Could you imagine having to manage 225 Facebook pages, 100 YouTube channels and 30 Twitter accounts? Just a few months ago, Reebok was facing the notion
that its social media presence had ballooned to that size. The athletic shoe and apparel company had to figure out how to slim it down.
"We wanted to have a singular, consistent brand voice on each platform," Tyler Bahl, Reebok's brand engagement and media manager told an audience at this
month's BlogWell conference in Chicago.
By working with the social media sites themselves and its own branches all over the world, Reebok managed to consolidate its social media presence into
just a handful of pages that use targeting features to zero in on the audiences it's aiming to reach.
In 2007, Reebok launched a campaign called Run Easy, intended for casual runners who tend to be put off by the "go hard" advertising directed at hardcore
enthusiasts. More than 80,000 people signed up for the campaign, and it gained 16,000 Facebook fans, in Reebok's first real crack at a Facebook campaign.
Eventually, that campaign ended and those fans were folded into Reebok's main fan page, which launched in June
2008. But accounts grew.
In 2009, Easytone, a line of shoes for women, got its own Facebook page. The following year, Zigtech, a line of shoes for men available only in the United
States, South Korea and Russia, launched its own page. Before long, virtually each new Reebok product was getting its own Facebook page and regional pages
were popping up at a rapid clip. Fan-created pages were joining the mix, too.
The company's social identity was fragmented, Bahl said.
Pulling it together
The first step in streamlining that identity, he said, was a brand audit, with the goal of becoming "globally owned and locally supported." Rather than
bring in an outside firm to do the audit, Reebok's social media team searched through tons of data on the Web.
"You name it, we searched it," Bahl said.
For pages created by Reebok employees—which turned out to be about 30 percent of them—the team questioned what role they served. When it came to
user-created pages, team members asked what was missing from Reebok's official pages that warranted someone creating his or her own. The company even
looked at competitors' pages.
After the audit, Reebok chose to roll its Facebook presence into just three main pages: Its main page, a women's page, and one for its Reebok Classics line, whose consumer base is quite different from the regular Reebok line.
Facebook has strict and rather complex guidelines for rolling pages into other pages, said Angela Scibelli, brand engagement coordinator for Reebok. So the
company worked directly with Facebook to make the process move faster.
Paring down to just three pages meant the demise of a plethora of pages specific to particular countries or regions, but Reebok figured out a way to
continue focusing posts to specific customers who speak a certain language or live in a certain region.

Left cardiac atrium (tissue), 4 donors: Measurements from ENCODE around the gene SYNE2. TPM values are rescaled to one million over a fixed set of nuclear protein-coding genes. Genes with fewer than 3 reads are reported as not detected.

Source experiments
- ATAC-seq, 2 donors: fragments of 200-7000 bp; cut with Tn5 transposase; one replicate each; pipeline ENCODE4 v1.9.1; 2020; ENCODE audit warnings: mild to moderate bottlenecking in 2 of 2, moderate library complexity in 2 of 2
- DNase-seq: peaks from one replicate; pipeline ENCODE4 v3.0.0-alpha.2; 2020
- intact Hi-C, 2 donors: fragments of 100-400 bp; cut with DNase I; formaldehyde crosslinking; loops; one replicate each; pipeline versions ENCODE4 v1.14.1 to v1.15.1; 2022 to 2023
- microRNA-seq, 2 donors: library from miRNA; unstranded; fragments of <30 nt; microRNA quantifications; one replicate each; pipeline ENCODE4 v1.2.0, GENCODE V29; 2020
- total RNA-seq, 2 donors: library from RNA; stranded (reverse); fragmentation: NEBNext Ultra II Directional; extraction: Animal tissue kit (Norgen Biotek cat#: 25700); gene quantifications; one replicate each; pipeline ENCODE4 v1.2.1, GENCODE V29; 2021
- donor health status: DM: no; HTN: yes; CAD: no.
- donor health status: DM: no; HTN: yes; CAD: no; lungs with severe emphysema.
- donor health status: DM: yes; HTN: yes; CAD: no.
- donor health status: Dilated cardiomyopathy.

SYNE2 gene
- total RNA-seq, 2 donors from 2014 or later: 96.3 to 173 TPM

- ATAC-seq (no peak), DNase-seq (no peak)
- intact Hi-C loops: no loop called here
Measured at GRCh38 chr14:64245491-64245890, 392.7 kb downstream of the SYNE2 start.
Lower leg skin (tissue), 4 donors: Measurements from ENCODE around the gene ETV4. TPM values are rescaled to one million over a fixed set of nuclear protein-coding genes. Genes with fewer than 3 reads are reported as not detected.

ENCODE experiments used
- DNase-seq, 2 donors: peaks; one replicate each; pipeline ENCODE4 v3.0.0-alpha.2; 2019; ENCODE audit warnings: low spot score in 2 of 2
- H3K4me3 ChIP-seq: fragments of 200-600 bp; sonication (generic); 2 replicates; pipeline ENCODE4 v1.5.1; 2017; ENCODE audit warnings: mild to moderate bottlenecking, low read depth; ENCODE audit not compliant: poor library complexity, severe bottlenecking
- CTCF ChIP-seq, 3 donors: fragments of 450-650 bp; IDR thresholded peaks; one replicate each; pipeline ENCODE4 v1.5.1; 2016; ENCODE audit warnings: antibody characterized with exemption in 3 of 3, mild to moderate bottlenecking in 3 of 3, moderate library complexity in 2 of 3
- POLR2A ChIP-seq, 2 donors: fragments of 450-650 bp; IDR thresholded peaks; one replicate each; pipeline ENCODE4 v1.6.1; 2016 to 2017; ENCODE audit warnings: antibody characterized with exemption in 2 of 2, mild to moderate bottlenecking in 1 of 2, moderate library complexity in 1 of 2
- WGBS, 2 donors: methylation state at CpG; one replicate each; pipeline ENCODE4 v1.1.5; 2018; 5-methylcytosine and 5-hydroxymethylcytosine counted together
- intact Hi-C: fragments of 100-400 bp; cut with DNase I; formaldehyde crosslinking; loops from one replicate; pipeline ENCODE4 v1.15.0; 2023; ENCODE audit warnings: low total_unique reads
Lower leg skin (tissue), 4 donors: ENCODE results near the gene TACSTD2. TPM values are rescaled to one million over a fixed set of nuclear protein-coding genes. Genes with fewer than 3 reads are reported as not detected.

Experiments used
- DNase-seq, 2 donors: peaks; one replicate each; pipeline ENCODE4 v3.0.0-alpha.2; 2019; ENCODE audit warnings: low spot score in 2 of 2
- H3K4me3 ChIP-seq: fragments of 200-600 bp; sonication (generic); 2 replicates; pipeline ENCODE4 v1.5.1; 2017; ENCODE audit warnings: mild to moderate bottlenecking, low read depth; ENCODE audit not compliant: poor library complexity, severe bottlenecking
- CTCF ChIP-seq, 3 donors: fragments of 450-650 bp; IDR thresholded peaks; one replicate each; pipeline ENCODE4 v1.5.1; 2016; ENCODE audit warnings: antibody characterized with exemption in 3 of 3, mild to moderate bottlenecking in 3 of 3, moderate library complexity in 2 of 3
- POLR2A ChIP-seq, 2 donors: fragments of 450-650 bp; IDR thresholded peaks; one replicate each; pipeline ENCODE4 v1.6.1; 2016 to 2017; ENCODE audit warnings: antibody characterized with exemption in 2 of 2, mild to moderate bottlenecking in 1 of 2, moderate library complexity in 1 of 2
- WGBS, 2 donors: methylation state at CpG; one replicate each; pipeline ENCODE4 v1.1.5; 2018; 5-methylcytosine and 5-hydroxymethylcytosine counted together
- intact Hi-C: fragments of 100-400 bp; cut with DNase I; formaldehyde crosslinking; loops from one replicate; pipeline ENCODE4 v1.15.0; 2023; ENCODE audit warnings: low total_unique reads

"All of our markets can post to these pages by simply geo-targeting to their market," Scibelli said.
Not all the regional pages went away, however. For example, Reebok's page for India, a country
where the company has the No. 1 athletic brand, has about 1.6 million "likes." So it isn't going anywhere.
Bahl said senior management has given the social media team the go-ahead to pull down any new brand pages that pop up in the future, as well as YouTube
On YouTube, Reebok opted to put everything into just one channel. Putting videos into too many different
boxes means fewer people will see them, Scibelli said.
"There's a snowball effect when it comes to video views," she said.
Tabs across the top of the page enable the company's various markets to target videos to people with specific interests or in their region.
Twitter made things a bit more difficult. A tweet is a tweet; you can't send it to certain followers based on location. Most of the old accounts remain
until Twitter gains that feature.
"In the meantime, we're focusing on our two global accounts," Scibelli said. Those are the Reebok and Reebok Classics accounts.
The right tools
Using a posting tool from Buddy Media, Reebok can enable employees in all its global markets to post content to Facebook, and directly to their customers.
People posting an item in French aren't going to clutter up the feeds of people looking for posts in Chinese, Scibelli said.
The only problem with that approach, she said, is that it means content for some is limited.
"We have fans on our page who don't get any messages from Reebok," Scibelli said. "That's what we're trying to fix right now."
The tool also gives the corporate team a way to quickly review and approve content.
"We can see, specifically, who is posting to each page," she said.
The company has developed its own, branded link shortener, reesha.re, which keeps its analytics protected, unlike bit.ly.
The company uses Sysomos for analytics, which means data from every region can be pulled into one place.
"We can see which content is working in which markets," Scibelli said.
Matt Wilson is a staff writer for Ragan.com.